On the trout trail: Scientists study Truckee River fish population
You may have seen a group of anglers wading through the Truckee River last week, scooping up trout by the net-fulls.
These people weren’t fisherman reaping the river’s harvest, though, but rather California Fish and Game Department employees conducting a special fish population survey.
For three days last week, exceptionally low river levels made it possible for crews to survey three spots on the Truckee River, an area that wild trout program leader David Lentz has dubbed the “crown jewel of wild trout fishing.”
“This area is really a high priority for us,” Lentz said as he waded out into the river in a green wetsuit. “It’s an extremely important trout fishing river in the Sierra, as well as the state.”
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According to Lentz, the main objective of the survey is to get a sense for the health of the fish population, as well as the river’s ecosystem as a whole.
“We can tell a lot just from the health of the fish,” he said. “It’s really a type of fishing management and helps us evaluate various angling regulations, as well see the impacts of angling.”
In order to conduct the survey, the team uses a special machine that creates an electric field in the water. At first the fish are attracted to the field, but as they swim closer, they’re stunned momentarily by it, creating the perfect opportunity for Lentz and crew to scoop them up into their large nets.
“Once we have the fish, we record their type, weight and measurements, before letting them go,” he said, as he stood over a large tan bucket packed to the gills with brown and rainbow trout and various other native species.
“We’ve seen a lot these neat little guys,” he said motioning to the small, spotted brownish creature flipping around on his palm. “This is a Paiute sculpin, a native fish of the Lahontan Basin that the big trout like to eat.”
Other fish the group catalogued included speckled dace, Tahoe mountain suckers and mountain white fish.
“We didn’t find any cutthroat trout here, but that was expected,” he said. “They’ve got a tough life up here competing with all of the rainbows and browns, which are superior competitors. They used to come up in this area to spawn, but once the river was diverted years ago, that really made a difference.”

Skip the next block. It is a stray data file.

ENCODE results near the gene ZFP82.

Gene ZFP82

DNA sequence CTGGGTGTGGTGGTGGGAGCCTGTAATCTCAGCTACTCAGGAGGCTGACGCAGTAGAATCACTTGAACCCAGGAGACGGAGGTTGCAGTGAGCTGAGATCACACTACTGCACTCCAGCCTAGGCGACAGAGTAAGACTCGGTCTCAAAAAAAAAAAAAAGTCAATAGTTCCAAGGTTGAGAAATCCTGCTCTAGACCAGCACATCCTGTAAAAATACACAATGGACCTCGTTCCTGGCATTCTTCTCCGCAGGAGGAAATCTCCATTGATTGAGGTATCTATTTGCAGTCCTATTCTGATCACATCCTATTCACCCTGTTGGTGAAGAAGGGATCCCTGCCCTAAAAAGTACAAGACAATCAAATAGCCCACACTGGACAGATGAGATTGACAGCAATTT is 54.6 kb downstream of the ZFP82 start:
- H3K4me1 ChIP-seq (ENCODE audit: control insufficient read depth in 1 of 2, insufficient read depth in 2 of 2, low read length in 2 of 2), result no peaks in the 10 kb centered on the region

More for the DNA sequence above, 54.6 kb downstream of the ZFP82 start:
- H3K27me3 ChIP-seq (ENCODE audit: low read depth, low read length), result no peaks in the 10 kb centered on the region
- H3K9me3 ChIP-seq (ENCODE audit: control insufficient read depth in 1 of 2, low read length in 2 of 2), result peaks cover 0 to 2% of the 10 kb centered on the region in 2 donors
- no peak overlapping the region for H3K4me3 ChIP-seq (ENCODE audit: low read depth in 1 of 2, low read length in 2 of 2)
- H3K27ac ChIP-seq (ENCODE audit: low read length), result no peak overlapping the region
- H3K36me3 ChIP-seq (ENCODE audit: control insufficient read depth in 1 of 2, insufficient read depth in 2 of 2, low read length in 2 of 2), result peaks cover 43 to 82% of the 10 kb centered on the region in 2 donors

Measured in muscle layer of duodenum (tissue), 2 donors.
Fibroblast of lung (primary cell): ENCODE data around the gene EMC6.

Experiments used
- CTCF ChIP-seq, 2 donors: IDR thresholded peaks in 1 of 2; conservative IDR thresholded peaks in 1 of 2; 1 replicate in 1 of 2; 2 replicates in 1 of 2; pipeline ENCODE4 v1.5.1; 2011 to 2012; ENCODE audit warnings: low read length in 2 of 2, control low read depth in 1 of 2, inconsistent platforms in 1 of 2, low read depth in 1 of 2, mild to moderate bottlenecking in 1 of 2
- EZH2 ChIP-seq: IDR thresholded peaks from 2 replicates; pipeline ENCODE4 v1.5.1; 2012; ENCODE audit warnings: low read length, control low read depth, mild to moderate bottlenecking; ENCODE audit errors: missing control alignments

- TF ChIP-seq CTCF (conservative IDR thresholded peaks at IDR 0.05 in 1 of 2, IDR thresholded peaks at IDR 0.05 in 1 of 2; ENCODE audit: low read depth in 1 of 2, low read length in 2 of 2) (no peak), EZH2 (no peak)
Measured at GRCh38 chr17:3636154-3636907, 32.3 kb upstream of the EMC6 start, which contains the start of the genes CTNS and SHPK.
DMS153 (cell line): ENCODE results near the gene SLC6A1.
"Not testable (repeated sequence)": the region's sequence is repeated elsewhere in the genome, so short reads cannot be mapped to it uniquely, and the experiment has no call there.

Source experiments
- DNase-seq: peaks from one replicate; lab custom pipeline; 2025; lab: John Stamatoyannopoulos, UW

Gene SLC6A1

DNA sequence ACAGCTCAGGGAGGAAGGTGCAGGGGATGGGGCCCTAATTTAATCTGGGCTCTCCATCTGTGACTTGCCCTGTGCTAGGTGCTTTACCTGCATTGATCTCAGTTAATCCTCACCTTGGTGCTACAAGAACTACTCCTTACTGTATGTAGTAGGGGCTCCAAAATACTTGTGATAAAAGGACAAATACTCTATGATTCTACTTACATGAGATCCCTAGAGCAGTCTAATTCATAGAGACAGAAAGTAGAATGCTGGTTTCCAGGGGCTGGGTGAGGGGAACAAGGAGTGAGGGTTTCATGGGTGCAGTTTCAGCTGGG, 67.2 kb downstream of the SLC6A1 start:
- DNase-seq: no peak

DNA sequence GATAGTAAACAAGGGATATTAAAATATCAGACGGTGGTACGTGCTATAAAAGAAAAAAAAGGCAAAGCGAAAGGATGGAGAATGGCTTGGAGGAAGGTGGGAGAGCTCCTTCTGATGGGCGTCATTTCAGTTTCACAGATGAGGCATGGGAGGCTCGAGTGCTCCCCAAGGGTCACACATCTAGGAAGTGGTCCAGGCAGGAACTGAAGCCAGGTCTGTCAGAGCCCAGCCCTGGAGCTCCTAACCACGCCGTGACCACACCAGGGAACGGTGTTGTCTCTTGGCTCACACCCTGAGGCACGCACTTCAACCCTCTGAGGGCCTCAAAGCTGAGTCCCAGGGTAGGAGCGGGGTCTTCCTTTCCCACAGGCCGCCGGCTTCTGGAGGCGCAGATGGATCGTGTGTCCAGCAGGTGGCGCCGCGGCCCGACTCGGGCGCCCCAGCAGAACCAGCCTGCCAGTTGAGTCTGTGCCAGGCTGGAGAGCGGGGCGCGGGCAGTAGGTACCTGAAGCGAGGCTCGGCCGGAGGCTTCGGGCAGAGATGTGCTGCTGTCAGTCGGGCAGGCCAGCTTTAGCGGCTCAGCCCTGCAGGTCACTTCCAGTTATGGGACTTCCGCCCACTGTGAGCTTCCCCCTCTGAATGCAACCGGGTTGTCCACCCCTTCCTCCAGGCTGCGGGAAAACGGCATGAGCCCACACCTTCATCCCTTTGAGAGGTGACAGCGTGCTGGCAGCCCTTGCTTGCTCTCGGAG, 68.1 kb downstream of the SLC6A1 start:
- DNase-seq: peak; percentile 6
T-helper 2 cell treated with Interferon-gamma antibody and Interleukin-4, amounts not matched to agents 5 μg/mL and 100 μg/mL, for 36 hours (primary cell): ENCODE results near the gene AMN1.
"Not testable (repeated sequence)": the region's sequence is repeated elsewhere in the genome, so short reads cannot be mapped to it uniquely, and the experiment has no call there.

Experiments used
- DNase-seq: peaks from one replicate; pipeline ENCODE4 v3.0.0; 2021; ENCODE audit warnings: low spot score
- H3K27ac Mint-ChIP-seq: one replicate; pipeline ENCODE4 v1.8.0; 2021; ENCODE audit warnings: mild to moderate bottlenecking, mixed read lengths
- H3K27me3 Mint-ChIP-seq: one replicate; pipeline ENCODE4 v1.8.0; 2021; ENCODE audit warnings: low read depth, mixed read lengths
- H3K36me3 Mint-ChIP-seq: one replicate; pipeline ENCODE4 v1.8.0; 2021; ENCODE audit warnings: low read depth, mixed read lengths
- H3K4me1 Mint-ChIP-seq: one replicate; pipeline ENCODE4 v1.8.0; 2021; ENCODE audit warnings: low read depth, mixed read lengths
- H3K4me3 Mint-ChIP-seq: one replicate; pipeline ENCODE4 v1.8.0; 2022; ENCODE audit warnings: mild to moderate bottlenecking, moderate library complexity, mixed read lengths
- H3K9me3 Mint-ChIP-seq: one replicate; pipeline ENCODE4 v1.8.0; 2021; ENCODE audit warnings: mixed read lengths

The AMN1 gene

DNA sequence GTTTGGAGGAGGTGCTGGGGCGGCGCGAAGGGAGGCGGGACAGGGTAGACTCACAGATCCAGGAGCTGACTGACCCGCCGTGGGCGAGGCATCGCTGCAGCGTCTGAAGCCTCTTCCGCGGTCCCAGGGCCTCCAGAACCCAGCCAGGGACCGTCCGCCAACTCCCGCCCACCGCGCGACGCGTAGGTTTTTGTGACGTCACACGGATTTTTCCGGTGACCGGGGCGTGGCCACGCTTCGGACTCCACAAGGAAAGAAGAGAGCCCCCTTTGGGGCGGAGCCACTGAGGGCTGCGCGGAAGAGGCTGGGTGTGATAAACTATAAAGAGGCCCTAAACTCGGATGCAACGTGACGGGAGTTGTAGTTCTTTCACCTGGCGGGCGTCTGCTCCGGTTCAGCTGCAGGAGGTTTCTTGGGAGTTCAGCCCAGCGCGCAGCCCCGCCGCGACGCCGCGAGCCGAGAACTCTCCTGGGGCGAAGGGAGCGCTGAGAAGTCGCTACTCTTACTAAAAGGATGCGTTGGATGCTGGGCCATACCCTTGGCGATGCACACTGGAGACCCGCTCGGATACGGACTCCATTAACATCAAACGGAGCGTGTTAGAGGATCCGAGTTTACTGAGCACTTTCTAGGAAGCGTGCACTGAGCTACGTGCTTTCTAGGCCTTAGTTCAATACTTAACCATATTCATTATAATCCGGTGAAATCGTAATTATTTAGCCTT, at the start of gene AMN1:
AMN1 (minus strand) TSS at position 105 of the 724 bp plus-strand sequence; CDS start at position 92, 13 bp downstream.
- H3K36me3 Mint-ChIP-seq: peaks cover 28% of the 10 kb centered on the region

“People have been working to shift the river back to its natural pattern and direction, but that takes a long time and is very difficult,” he said.
Lentz and others took samples in the area where East River Street dead ends below the new Highway 267 bypass, upstream of town of Highway 89 where Donner Creek comes into the river, as well as near the Glenshire Bridge.
“These are stations that we’ve done in the past, but not since around 1993,” he said. “We’re trying to get estimates on the number and size of the fish here so that we can compare them with populations throughout history. Ideally, we’d like to be able to do this about every five years, but we simply don’t have the resources for that.”
Although, the data collected has yet to be analyzed, Lentz said he was pleased with what he found in this sweep of the Truckee River.
“We’ve gotten several really nice looking brown trout,” Lentz said. “A couple of them filled this whole tub from nose to tail.”
“There’s definitely more fish, as well as bigger fish than we found when we did this back in 1993,” he added. “Back then, there had been a pretty significant period of drought that really affected the fish population. But this week, I’ve been really surprised with the numbers of big fish that we’ve found.”
Depending on the results of the study, which are likely to come out sometime after New Year’s Day, angling regulations could change – although, Lentz said that is unlikely.
He also added that he was thankful for all of the locals who volunteered their time to help out with the project this week.
“This community always really steps up when we need help and seems to have a genuine concerns for the environment.”
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